The last year has seen virology take the forefront of the drug discovery sector as experts collaborated and worked with unprecedented speed to develop a Covid-19 vaccine to reach an end to the global coronavirus pandemic. But other industries have continued to work tirelessly to develop treatments for other diseases and viruses, from Alzheimer’s treatment to HIV vaccines. This World Alzheimer’s Day, DDW’s Megan Thomas rounds up her top eight stories over the past year which showcase the efforts and strides being made for an Alzheimer’s treatment.
Exscientia, an AI drug discovery company, has announced its collaboration with the Alzheimer’s Research UK University of Oxford Drug Discovery Institute (ARUK-ODDI) to develop medicines targeting neuroinflammation for the treatment of Alzheimer’s disease (AD).
Clinical Ink, a clinical trial technology company, has announced the addition of its 16th concurrent Phase II/III Alzheimer’s disease study, exemplifying its ongoing commitment to this therapeutic area.
Exscientia has announced a Phase I clinical study of DSP-0038 in the US for the treatment of Alzheimer’s disease psychosis. DSP-0038 is the third molecule created using Exscientia’s Artificial Intelligence (AI) technologies to enter clinical trials.
The US Food and Drug Administration (FDA) has approved Biogen’s regulatory application for the use of aducanumab in the treatment of Alzheimer’s disease, which removes amyloid from brains. Aducanumab is the first new Alzheimer’s drug in nearly 20 years, and there is reportedly mixed evidence over its efficacy. However, according to expert commentary, the “desperate need for treatment” makes it likely that governments across the world will strive to make the drug available after this US approval.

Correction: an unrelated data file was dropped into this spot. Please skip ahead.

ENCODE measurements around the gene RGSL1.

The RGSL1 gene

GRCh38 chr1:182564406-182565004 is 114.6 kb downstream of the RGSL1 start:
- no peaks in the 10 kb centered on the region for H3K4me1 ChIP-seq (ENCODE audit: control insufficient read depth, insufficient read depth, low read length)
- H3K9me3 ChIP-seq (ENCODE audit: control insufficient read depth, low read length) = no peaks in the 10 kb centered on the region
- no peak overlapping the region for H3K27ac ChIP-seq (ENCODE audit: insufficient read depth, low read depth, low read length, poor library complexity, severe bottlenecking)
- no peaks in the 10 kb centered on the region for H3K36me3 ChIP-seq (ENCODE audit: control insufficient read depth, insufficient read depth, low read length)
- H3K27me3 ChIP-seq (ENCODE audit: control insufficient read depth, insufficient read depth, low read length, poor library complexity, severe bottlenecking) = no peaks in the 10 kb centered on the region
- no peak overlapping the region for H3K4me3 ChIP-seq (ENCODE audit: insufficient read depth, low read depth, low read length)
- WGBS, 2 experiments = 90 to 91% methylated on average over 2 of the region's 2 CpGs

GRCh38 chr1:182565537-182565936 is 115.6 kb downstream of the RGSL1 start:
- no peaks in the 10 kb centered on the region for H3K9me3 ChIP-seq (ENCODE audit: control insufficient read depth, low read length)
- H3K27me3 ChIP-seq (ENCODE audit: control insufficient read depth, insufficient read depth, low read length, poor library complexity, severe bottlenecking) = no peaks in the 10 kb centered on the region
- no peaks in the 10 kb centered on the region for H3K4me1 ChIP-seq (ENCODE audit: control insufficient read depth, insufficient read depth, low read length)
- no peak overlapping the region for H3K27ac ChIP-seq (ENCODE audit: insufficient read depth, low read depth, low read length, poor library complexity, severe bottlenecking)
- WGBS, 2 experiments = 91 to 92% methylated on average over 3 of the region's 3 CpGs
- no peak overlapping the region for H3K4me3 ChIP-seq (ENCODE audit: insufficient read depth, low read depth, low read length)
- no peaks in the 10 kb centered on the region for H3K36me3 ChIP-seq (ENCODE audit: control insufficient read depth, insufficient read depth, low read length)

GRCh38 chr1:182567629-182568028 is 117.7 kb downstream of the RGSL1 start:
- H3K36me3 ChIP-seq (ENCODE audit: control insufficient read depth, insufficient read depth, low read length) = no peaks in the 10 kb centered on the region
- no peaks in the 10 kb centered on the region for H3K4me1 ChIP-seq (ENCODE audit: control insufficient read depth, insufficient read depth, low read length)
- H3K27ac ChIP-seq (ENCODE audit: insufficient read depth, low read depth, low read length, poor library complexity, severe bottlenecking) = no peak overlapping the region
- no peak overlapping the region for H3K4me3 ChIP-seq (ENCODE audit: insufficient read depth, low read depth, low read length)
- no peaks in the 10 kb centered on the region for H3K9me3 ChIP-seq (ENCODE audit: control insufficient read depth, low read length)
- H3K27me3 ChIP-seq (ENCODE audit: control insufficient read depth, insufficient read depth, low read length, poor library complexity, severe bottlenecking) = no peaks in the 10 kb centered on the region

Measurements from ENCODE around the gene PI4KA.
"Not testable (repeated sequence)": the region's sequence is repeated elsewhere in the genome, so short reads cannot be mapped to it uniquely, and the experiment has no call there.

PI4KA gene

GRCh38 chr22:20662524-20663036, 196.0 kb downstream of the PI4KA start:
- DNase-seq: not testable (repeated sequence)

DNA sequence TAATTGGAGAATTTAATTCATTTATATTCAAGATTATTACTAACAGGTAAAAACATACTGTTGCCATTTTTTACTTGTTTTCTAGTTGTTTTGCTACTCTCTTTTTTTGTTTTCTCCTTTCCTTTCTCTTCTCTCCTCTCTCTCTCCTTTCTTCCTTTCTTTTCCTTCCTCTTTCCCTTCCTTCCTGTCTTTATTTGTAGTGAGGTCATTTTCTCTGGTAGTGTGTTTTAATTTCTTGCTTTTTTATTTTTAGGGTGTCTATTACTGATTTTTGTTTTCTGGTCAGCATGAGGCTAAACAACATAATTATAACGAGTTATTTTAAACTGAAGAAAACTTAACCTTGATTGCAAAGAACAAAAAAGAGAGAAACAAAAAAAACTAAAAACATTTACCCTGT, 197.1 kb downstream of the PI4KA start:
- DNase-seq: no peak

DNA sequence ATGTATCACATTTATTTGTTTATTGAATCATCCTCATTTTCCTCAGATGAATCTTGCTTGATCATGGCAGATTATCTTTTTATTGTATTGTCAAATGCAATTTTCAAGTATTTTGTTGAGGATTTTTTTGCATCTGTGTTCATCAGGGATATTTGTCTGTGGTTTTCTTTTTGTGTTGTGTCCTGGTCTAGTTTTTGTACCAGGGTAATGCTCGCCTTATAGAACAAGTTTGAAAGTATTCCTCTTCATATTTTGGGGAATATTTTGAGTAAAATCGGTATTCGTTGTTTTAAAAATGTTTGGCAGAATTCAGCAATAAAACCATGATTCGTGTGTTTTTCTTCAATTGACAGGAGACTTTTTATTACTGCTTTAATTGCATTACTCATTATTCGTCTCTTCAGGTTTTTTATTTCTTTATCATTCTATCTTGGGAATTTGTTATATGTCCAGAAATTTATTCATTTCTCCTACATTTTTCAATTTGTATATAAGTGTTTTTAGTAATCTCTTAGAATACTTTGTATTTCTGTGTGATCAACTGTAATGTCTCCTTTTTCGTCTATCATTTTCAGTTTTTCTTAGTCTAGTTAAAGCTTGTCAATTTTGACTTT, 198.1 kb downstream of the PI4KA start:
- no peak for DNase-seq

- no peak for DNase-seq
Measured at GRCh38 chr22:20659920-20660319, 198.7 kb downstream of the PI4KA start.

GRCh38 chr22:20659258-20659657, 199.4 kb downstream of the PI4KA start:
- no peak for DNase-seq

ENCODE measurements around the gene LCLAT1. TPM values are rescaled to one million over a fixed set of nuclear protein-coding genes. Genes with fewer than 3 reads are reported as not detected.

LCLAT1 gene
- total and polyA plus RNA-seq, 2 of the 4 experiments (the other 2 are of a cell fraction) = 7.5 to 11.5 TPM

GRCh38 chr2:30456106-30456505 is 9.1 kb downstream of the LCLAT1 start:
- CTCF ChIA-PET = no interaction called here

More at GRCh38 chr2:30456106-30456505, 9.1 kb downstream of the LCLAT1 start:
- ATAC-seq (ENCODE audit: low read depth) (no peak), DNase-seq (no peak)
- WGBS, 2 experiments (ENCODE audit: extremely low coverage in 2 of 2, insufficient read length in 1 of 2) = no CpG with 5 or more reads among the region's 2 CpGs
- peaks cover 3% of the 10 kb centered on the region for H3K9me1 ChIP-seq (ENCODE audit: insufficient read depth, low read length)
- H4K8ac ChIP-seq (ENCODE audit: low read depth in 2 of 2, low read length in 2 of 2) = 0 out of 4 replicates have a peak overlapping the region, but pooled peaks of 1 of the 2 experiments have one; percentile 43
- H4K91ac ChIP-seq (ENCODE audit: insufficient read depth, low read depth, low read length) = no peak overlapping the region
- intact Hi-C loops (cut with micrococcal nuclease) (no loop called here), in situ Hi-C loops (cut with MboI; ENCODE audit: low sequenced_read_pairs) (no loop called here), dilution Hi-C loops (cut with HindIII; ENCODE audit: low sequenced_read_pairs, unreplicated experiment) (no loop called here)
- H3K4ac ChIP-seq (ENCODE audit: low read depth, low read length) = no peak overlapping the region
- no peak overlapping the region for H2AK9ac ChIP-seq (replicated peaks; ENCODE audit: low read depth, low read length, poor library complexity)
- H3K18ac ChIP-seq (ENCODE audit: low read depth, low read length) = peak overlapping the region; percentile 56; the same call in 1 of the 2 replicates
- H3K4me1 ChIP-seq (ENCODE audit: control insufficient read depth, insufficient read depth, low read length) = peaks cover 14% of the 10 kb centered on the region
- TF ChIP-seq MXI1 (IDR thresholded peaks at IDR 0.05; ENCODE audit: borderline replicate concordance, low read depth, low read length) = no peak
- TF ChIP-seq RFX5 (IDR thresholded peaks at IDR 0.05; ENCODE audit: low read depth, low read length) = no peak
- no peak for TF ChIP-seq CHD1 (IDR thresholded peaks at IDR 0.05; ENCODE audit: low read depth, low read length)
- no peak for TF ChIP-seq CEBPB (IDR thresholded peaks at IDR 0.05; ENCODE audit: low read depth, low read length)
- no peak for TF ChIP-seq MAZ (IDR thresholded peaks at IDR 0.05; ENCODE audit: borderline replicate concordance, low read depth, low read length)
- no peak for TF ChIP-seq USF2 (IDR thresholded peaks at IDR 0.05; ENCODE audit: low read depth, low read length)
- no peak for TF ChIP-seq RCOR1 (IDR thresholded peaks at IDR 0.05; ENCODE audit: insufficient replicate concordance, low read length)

Last month, the AI-driven pharma-tech company, Exscientia announced that the world’s first Alzheimer’s disease (AD) drug candidate designed by artificial intelligence (AI) was entering Phase I clinical trials. This is the result of a collaboration with DSP, a Japanese pharmaceutical company.
AlzeCure Pharma’s presentation and poster regarding the clinical candidate drug ACD856 for Alzheimer’s disease, presented at the Alzheimer’s Association International Conference (AAIC) 2021 on July 26-30 in Denver, USA, are now available on its website.
The National Institute of Aging (NIA), part of the National Institutes of Health, has awarded Wake Forest School of Medicine $15.2 million over five years in support of its research centre for Alzheimer’s disease.
Bristol-led research has identified specific drug targets within the neural circuits that encode memories, paving the way for significant advances in the treatment of a broad spectrum of brain disorders. Loss of memory is a core feature of many neurological and psychiatric disorders including Alzheimer’s disease and schizophrenia. Current treatment options for memory loss are very limited and the search for safe and effective drug therapies has, until now, had limited success.